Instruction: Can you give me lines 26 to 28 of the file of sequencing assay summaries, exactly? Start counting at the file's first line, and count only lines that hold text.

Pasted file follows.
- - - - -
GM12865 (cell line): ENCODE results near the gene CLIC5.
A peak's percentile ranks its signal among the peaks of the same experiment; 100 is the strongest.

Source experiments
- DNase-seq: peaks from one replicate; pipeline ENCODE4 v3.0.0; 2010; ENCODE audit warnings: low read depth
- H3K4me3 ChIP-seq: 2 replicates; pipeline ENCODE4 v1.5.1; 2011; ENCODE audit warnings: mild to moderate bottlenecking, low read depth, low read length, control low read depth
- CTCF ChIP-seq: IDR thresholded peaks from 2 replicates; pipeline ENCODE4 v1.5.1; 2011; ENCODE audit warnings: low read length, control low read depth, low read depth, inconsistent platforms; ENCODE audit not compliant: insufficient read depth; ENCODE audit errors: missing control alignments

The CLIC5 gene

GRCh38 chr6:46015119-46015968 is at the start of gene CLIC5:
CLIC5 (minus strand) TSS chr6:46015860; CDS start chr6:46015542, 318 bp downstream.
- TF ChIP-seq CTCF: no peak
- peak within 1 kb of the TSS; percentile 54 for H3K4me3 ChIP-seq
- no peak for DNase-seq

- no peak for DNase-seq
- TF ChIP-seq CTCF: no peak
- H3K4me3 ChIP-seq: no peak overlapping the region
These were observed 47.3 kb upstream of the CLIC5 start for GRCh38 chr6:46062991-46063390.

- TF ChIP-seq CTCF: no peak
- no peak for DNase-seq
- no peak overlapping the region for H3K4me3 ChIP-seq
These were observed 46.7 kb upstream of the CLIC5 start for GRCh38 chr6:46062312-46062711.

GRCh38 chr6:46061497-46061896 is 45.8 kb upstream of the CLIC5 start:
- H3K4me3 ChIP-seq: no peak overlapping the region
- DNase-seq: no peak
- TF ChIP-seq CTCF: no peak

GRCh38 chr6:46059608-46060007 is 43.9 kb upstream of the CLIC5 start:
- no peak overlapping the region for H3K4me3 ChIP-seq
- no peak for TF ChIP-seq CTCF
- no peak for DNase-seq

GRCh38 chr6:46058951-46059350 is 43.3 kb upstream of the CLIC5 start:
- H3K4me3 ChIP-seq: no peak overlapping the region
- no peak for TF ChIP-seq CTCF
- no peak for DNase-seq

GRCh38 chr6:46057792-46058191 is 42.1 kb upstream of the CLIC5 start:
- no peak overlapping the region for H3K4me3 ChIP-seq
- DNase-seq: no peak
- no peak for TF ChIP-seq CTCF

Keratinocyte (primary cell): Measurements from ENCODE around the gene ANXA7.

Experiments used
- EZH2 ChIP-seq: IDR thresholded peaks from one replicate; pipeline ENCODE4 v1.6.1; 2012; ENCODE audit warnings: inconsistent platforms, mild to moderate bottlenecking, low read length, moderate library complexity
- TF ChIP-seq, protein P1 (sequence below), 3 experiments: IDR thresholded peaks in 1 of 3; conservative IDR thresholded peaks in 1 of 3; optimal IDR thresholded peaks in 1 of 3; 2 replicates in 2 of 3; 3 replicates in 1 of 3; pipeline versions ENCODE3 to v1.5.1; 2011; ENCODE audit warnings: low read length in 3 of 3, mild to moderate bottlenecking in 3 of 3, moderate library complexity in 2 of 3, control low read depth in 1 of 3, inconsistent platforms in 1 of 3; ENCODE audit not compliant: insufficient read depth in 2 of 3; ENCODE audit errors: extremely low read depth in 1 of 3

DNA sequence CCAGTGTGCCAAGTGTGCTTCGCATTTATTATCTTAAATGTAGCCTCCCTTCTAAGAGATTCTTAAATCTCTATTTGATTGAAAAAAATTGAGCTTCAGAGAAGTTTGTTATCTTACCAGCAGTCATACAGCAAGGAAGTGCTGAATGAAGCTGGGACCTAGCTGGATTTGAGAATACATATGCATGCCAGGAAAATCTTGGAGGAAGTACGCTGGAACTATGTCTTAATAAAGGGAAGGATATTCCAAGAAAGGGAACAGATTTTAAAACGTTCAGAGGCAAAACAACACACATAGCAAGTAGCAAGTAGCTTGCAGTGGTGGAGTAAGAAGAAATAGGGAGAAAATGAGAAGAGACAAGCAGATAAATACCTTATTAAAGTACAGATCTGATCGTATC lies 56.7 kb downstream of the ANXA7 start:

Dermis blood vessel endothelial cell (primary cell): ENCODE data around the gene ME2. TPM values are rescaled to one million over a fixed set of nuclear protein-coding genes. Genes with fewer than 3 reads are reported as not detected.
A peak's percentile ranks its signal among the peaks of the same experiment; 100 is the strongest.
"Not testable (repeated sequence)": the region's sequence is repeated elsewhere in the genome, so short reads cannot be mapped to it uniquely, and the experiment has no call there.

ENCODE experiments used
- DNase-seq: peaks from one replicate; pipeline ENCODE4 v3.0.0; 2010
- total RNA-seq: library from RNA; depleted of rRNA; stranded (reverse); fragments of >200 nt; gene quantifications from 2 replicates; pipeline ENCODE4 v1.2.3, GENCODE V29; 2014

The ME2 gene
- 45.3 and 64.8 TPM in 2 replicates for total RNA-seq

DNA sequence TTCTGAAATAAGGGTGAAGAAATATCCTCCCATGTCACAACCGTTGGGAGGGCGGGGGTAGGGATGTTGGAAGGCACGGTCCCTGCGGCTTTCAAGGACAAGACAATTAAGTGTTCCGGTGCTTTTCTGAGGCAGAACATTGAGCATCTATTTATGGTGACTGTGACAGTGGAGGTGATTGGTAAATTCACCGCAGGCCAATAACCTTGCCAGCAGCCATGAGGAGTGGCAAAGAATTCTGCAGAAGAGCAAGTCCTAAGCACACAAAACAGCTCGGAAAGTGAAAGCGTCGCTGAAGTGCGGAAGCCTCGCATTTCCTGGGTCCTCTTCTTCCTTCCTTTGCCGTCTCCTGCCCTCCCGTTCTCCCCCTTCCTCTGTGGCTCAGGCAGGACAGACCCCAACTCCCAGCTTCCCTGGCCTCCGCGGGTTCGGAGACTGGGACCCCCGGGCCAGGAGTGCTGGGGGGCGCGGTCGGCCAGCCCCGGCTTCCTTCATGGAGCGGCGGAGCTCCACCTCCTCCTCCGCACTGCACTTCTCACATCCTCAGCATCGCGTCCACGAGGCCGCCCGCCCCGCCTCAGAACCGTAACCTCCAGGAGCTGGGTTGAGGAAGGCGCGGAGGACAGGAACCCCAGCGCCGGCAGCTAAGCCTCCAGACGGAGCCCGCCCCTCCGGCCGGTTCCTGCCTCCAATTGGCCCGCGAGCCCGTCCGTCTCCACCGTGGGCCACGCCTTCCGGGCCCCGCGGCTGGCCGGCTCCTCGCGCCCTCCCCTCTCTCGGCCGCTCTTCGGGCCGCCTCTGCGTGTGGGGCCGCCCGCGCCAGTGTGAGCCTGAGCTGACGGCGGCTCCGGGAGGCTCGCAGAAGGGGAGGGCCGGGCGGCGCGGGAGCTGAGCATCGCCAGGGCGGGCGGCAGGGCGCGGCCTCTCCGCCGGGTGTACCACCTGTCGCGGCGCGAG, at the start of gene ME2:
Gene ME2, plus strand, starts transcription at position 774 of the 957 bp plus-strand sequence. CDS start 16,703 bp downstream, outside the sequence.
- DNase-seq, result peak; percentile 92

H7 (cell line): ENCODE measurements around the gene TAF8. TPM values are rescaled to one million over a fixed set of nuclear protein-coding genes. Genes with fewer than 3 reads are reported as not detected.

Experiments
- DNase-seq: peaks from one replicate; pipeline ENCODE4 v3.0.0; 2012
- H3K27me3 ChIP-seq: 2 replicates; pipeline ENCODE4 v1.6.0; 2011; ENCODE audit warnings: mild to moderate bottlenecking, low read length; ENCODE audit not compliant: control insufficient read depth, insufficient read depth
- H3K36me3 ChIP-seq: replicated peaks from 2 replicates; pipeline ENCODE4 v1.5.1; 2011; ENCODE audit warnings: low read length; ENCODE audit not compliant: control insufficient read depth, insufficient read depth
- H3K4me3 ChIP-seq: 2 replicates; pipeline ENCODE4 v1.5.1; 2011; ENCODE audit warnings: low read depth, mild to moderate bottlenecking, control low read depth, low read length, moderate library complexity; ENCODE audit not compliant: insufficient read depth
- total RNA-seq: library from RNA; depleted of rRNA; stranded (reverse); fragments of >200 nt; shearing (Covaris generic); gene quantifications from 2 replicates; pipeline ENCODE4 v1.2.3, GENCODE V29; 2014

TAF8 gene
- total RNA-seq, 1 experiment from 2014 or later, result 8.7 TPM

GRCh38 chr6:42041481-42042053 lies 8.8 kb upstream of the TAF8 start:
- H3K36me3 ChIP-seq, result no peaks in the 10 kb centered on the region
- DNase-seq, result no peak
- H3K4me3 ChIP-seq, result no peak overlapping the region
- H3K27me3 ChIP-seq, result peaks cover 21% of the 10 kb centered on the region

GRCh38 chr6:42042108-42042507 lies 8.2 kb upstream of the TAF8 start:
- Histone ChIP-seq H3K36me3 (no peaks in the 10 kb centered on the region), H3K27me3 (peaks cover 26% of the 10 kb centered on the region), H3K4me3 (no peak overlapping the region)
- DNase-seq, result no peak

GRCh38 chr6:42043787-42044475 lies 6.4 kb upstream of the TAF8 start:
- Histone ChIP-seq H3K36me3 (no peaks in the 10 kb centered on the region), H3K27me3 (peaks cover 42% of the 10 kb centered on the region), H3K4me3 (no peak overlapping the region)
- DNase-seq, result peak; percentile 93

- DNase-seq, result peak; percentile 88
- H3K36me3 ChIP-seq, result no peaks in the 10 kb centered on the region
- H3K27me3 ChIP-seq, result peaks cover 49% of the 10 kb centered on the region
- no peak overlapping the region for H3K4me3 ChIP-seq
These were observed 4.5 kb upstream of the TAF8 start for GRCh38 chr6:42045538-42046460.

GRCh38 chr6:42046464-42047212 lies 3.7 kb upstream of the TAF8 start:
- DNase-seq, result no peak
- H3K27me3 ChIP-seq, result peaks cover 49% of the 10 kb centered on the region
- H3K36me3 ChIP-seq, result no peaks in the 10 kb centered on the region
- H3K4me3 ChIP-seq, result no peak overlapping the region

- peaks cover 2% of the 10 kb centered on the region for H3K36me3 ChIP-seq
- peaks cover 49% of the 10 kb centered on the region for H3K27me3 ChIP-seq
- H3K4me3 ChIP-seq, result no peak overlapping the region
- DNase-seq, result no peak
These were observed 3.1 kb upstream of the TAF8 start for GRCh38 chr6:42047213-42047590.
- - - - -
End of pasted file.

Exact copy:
- no peak overlapping the region for H3K4me3 ChIP-seq
- no peak for TF ChIP-seq CTCF
- no peak for DNase-seq